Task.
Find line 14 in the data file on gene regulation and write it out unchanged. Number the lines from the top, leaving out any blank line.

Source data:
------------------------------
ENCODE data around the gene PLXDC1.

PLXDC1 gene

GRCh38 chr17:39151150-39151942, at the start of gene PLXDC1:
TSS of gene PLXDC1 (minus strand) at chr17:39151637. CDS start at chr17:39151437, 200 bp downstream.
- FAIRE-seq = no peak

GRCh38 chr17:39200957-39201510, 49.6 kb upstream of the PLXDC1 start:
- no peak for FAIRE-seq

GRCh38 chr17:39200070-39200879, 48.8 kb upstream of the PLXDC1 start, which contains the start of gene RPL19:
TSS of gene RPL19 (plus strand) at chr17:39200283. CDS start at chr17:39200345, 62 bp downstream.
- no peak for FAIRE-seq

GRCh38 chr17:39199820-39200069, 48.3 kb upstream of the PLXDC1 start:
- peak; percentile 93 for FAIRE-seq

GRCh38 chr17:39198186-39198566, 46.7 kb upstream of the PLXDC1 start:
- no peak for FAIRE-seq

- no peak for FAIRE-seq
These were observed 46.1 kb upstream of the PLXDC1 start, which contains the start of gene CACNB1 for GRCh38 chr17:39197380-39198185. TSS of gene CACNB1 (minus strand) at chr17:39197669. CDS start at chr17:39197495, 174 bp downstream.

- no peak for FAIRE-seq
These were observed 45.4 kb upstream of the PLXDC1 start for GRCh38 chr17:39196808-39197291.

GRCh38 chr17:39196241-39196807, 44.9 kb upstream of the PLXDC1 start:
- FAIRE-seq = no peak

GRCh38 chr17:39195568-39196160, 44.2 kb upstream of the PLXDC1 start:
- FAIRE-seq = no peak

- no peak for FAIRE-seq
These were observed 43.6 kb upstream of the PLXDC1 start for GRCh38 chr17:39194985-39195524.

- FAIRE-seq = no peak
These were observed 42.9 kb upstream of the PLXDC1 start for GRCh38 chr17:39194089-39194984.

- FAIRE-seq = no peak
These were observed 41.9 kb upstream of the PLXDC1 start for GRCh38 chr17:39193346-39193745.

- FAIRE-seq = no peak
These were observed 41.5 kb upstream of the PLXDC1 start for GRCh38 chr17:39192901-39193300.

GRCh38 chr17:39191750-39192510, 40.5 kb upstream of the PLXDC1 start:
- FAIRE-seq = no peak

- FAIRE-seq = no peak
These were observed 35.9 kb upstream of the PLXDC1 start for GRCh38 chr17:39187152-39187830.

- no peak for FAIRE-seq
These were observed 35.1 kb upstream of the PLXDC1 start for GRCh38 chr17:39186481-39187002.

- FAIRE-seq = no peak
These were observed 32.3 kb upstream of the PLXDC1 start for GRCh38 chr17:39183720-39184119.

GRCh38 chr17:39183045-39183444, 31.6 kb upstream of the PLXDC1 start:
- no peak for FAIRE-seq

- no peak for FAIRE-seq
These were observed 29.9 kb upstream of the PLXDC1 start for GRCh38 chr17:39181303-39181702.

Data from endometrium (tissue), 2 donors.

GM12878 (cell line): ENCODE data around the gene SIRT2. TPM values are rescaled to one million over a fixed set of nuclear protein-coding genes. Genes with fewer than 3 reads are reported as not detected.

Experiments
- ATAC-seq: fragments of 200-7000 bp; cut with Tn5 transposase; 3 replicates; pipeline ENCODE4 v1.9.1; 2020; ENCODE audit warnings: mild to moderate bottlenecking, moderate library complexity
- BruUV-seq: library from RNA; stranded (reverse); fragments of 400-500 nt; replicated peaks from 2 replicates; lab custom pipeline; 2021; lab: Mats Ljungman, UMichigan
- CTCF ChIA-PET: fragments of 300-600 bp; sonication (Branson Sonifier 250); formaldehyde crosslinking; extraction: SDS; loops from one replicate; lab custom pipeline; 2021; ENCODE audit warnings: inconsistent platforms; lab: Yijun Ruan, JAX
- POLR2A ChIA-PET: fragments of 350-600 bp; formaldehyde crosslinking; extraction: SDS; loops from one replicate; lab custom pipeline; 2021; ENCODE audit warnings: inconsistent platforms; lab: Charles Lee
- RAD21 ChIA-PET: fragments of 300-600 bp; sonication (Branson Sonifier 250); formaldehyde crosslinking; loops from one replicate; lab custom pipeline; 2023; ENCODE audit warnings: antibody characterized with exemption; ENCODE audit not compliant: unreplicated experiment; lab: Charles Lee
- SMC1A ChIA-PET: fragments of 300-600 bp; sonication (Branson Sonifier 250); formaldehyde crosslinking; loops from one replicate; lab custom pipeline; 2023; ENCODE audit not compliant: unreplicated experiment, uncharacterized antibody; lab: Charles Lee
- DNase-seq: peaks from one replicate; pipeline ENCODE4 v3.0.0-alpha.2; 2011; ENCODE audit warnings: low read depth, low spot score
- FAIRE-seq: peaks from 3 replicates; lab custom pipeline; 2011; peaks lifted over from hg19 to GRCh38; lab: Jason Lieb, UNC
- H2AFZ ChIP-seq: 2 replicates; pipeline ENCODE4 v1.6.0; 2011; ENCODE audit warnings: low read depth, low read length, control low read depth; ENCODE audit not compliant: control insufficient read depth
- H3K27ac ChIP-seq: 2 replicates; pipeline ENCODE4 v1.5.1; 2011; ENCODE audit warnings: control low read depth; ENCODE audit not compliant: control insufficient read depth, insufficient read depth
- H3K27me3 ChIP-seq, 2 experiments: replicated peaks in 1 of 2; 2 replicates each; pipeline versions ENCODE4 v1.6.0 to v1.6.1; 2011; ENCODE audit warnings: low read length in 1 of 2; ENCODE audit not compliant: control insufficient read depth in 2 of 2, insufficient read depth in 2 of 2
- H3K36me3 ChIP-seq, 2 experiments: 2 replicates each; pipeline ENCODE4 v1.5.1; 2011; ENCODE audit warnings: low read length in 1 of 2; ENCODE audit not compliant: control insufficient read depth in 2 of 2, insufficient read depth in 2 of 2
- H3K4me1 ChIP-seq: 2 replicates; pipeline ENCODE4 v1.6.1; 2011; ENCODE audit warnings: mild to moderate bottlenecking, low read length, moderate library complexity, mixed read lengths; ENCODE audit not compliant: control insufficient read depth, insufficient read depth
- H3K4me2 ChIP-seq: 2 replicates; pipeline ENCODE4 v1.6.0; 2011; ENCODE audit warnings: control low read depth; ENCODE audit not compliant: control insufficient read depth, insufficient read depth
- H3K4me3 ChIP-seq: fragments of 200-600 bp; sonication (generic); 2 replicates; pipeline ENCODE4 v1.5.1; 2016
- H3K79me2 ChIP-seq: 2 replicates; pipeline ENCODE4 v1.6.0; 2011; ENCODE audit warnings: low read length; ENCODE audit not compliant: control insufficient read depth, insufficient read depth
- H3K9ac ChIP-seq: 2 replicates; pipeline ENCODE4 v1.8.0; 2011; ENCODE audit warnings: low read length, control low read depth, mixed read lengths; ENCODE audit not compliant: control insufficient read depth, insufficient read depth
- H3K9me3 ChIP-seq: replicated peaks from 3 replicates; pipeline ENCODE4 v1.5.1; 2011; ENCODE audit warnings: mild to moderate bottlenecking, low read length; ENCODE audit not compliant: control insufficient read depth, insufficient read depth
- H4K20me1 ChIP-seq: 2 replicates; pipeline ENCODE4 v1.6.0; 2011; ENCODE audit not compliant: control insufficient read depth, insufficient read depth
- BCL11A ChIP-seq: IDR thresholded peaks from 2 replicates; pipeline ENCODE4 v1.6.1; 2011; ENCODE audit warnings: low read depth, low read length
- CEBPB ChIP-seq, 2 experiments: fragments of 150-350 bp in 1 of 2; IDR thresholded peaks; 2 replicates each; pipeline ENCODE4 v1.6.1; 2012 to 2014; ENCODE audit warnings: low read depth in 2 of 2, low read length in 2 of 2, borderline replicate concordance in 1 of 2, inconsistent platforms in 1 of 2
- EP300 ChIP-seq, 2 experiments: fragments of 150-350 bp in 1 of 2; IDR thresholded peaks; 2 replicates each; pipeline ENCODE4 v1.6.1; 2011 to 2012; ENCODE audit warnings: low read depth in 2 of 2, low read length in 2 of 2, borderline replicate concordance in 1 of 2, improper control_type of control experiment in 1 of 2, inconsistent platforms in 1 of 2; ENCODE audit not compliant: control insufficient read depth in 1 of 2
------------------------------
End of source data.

- no peak for FAIRE-seq